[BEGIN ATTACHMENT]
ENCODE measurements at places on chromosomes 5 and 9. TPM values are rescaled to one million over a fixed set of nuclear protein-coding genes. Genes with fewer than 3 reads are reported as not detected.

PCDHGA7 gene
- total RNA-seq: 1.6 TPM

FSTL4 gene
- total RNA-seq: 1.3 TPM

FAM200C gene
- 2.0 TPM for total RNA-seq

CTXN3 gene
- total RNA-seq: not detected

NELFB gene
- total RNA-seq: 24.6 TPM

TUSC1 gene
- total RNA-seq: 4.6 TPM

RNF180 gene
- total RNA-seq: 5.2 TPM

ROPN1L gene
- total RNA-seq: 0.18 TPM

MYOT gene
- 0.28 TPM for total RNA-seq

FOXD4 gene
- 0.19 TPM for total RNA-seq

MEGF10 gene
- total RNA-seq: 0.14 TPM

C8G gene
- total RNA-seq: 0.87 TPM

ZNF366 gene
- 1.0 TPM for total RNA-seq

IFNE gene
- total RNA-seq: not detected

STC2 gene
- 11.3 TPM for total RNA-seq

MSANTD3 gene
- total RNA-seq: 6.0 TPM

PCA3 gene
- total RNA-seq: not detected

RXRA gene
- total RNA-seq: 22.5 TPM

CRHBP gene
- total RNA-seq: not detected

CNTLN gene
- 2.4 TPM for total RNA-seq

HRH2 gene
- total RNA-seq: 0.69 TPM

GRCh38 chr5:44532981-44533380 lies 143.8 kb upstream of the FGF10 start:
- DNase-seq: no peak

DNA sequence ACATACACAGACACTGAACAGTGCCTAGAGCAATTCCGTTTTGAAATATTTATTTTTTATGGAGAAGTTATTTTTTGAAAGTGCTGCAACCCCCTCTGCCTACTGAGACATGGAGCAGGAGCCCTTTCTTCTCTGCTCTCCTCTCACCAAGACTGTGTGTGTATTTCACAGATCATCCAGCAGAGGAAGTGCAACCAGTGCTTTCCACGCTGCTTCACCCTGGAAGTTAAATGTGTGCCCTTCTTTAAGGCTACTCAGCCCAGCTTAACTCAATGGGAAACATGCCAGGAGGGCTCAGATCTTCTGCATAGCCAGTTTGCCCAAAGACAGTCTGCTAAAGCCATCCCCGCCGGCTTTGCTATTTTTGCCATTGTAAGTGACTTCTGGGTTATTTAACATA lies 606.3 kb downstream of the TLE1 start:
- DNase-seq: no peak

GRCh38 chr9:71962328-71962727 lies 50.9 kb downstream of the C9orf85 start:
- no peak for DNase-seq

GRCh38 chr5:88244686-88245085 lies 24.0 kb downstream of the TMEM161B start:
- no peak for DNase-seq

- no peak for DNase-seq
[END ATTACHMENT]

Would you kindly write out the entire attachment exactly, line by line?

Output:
ENCODE measurements at places on chromosomes 5 and 9. TPM values are rescaled to one million over a fixed set of nuclear protein-coding genes. Genes with fewer than 3 reads are reported as not detected.

PCDHGA7 gene
- total RNA-seq: 1.6 TPM

FSTL4 gene
- total RNA-seq: 1.3 TPM

FAM200C gene
- 2.0 TPM for total RNA-seq

CTXN3 gene
- total RNA-seq: not detected

NELFB gene
- total RNA-seq: 24.6 TPM

TUSC1 gene
- total RNA-seq: 4.6 TPM

RNF180 gene
- total RNA-seq: 5.2 TPM

ROPN1L gene
- total RNA-seq: 0.18 TPM

MYOT gene
- 0.28 TPM for total RNA-seq

FOXD4 gene
- 0.19 TPM for total RNA-seq

MEGF10 gene
- total RNA-seq: 0.14 TPM

C8G gene
- total RNA-seq: 0.87 TPM

ZNF366 gene
- 1.0 TPM for total RNA-seq

IFNE gene
- total RNA-seq: not detected

STC2 gene
- 11.3 TPM for total RNA-seq

MSANTD3 gene
- total RNA-seq: 6.0 TPM

PCA3 gene
- total RNA-seq: not detected

RXRA gene
- total RNA-seq: 22.5 TPM

CRHBP gene
- total RNA-seq: not detected

CNTLN gene
- 2.4 TPM for total RNA-seq

HRH2 gene
- total RNA-seq: 0.69 TPM

GRCh38 chr5:44532981-44533380 lies 143.8 kb upstream of the FGF10 start:
- DNase-seq: no peak

DNA sequence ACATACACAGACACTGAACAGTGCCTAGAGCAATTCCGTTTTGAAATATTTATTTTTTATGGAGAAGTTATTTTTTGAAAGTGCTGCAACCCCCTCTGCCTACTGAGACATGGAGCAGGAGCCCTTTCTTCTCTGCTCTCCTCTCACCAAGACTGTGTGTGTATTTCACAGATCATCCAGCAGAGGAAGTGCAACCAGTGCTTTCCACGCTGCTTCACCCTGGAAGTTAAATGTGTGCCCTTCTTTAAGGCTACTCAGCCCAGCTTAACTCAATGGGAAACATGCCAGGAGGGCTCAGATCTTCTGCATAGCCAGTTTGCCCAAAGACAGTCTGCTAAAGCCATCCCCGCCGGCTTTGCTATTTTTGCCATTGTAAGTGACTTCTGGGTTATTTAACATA lies 606.3 kb downstream of the TLE1 start:
- DNase-seq: no peak

GRCh38 chr9:71962328-71962727 lies 50.9 kb downstream of the C9orf85 start:
- no peak for DNase-seq

GRCh38 chr5:88244686-88245085 lies 24.0 kb downstream of the TMEM161B start:
- no peak for DNase-seq

- no peak for DNase-seq